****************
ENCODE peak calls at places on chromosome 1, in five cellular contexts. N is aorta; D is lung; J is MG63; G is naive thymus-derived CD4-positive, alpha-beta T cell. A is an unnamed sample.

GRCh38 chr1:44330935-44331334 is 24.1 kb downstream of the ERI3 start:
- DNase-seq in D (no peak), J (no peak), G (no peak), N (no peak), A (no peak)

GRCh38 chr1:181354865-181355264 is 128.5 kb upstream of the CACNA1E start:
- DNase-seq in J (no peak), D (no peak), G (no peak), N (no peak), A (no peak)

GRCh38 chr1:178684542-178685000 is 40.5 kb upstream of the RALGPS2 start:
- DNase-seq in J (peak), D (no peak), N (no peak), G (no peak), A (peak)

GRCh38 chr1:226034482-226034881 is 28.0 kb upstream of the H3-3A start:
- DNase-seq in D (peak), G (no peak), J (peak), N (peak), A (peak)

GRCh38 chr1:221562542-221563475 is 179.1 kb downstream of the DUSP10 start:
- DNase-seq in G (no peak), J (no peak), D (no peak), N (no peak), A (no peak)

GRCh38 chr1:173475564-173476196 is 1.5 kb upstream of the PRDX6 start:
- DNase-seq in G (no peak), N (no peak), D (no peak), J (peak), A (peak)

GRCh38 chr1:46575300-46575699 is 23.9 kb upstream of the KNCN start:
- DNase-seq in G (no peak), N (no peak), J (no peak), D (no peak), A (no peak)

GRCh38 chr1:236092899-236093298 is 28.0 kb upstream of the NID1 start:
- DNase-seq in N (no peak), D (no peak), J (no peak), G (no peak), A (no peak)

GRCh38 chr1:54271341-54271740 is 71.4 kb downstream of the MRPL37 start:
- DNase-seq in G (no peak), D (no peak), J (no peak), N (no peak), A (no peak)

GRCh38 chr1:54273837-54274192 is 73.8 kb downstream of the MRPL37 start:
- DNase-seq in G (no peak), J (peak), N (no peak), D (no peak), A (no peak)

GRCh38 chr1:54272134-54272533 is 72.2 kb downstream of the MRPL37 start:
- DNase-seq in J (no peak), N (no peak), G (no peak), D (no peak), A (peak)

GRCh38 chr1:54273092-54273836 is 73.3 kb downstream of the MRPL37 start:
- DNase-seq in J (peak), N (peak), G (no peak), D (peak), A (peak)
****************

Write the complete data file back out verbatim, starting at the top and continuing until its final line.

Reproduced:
ENCODE peak calls at places on chromosome 1, in five cellular contexts. N is aorta; D is lung; J is MG63; G is naive thymus-derived CD4-positive, alpha-beta T cell. A is an unnamed sample.

GRCh38 chr1:44330935-44331334 is 24.1 kb downstream of the ERI3 start:
- DNase-seq in D (no peak), J (no peak), G (no peak), N (no peak), A (no peak)

GRCh38 chr1:181354865-181355264 is 128.5 kb upstream of the CACNA1E start:
- DNase-seq in J (no peak), D (no peak), G (no peak), N (no peak), A (no peak)

GRCh38 chr1:178684542-178685000 is 40.5 kb upstream of the RALGPS2 start:
- DNase-seq in J (peak), D (no peak), N (no peak), G (no peak), A (peak)

GRCh38 chr1:226034482-226034881 is 28.0 kb upstream of the H3-3A start:
- DNase-seq in D (peak), G (no peak), J (peak), N (peak), A (peak)

GRCh38 chr1:221562542-221563475 is 179.1 kb downstream of the DUSP10 start:
- DNase-seq in G (no peak), J (no peak), D (no peak), N (no peak), A (no peak)

GRCh38 chr1:173475564-173476196 is 1.5 kb upstream of the PRDX6 start:
- DNase-seq in G (no peak), N (no peak), D (no peak), J (peak), A (peak)

GRCh38 chr1:46575300-46575699 is 23.9 kb upstream of the KNCN start:
- DNase-seq in G (no peak), N (no peak), J (no peak), D (no peak), A (no peak)

GRCh38 chr1:236092899-236093298 is 28.0 kb upstream of the NID1 start:
- DNase-seq in N (no peak), D (no peak), J (no peak), G (no peak), A (no peak)

GRCh38 chr1:54271341-54271740 is 71.4 kb downstream of the MRPL37 start:
- DNase-seq in G (no peak), D (no peak), J (no peak), N (no peak), A (no peak)

GRCh38 chr1:54273837-54274192 is 73.8 kb downstream of the MRPL37 start:
- DNase-seq in G (no peak), J (peak), N (no peak), D (no peak), A (no peak)

GRCh38 chr1:54272134-54272533 is 72.2 kb downstream of the MRPL37 start:
- DNase-seq in J (no peak), N (no peak), G (no peak), D (no peak), A (peak)

GRCh38 chr1:54273092-54273836 is 73.3 kb downstream of the MRPL37 start:
- DNase-seq in J (peak), N (peak), G (no peak), D (peak), A (peak)